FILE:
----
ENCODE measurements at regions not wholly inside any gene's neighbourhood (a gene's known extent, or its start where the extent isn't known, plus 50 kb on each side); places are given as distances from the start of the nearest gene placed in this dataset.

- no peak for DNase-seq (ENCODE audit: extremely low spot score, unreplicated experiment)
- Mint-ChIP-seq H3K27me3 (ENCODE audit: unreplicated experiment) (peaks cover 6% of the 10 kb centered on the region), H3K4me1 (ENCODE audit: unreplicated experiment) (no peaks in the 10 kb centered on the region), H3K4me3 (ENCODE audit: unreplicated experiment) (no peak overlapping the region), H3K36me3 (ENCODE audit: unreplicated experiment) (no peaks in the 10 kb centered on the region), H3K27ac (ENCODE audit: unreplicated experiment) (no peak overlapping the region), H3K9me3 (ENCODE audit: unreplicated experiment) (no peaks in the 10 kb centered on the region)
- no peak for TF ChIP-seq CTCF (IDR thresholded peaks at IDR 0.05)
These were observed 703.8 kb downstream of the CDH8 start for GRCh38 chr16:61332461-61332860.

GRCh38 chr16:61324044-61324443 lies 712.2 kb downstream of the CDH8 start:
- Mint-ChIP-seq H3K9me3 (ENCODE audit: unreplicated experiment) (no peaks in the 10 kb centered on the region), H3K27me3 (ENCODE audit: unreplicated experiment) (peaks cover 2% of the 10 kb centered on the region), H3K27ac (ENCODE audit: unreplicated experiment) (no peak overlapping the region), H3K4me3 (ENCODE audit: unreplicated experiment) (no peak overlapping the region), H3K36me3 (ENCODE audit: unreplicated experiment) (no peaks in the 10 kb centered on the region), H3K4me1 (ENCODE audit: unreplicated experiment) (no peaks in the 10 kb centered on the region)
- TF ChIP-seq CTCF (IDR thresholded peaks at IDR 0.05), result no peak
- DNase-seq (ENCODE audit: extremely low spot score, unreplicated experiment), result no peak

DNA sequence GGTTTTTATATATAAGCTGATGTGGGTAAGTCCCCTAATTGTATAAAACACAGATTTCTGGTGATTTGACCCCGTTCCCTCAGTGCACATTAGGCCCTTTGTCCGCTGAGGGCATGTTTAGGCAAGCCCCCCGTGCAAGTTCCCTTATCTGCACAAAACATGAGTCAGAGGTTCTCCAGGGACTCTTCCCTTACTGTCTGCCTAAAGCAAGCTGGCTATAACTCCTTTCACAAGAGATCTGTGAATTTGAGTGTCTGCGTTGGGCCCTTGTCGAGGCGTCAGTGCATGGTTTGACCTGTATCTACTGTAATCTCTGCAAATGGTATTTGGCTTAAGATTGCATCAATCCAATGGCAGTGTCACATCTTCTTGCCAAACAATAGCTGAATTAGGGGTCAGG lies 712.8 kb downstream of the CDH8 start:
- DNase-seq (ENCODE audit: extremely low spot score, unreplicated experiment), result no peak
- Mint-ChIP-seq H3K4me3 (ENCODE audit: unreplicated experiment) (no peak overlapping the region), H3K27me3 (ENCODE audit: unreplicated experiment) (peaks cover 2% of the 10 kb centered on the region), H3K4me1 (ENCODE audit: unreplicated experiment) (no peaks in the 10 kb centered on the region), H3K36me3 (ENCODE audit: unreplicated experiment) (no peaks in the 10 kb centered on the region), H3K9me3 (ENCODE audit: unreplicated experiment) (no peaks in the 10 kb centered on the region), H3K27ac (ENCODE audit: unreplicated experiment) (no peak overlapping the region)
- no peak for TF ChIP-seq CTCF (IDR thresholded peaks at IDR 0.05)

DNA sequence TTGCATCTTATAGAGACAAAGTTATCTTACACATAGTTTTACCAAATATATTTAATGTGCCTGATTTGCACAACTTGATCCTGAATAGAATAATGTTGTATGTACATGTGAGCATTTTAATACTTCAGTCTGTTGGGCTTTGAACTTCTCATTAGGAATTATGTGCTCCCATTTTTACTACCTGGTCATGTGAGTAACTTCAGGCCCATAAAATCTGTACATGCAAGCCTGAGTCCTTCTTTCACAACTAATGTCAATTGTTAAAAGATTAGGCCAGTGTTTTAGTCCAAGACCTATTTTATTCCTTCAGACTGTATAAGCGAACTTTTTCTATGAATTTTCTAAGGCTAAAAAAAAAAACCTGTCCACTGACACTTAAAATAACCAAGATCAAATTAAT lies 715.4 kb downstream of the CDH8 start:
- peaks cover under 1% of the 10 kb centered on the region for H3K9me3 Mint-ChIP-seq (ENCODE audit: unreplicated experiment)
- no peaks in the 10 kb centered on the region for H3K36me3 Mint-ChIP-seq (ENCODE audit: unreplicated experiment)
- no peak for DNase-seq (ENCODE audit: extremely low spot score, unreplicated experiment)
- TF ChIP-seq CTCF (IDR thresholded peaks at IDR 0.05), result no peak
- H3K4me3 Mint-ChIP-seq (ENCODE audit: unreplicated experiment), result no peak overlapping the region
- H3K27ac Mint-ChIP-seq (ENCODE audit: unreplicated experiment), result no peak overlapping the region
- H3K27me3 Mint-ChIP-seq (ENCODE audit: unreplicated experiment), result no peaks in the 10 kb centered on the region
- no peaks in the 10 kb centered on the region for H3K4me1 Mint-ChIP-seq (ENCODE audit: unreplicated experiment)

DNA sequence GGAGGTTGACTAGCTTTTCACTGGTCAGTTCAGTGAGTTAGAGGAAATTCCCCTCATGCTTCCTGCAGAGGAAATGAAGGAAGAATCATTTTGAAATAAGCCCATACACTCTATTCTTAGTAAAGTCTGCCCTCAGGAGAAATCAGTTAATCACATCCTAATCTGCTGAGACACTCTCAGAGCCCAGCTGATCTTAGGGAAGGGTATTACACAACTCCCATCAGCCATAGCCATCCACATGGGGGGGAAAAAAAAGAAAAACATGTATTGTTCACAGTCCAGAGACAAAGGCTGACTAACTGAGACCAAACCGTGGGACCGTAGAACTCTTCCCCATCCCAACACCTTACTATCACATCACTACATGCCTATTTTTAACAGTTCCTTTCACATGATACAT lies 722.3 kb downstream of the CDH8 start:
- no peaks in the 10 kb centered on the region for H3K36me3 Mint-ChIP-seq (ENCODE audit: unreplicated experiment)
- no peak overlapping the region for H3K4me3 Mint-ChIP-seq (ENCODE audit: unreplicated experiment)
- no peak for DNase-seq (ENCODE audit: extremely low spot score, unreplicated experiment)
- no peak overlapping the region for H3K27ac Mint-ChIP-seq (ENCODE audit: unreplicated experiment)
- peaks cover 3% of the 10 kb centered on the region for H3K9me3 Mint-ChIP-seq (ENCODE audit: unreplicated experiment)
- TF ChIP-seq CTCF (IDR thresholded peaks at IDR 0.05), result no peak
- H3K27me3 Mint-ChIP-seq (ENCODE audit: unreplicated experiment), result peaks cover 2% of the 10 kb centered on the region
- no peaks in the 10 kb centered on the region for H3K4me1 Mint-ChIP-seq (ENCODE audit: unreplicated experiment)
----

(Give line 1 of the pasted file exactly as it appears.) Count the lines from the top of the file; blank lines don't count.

ENCODE measurements at regions not wholly inside any gene's neighbourhood (a gene's known extent, or its start where the extent isn't known, plus 50 kb on each side); places are given as distances from the start of the nearest gene placed in this dataset.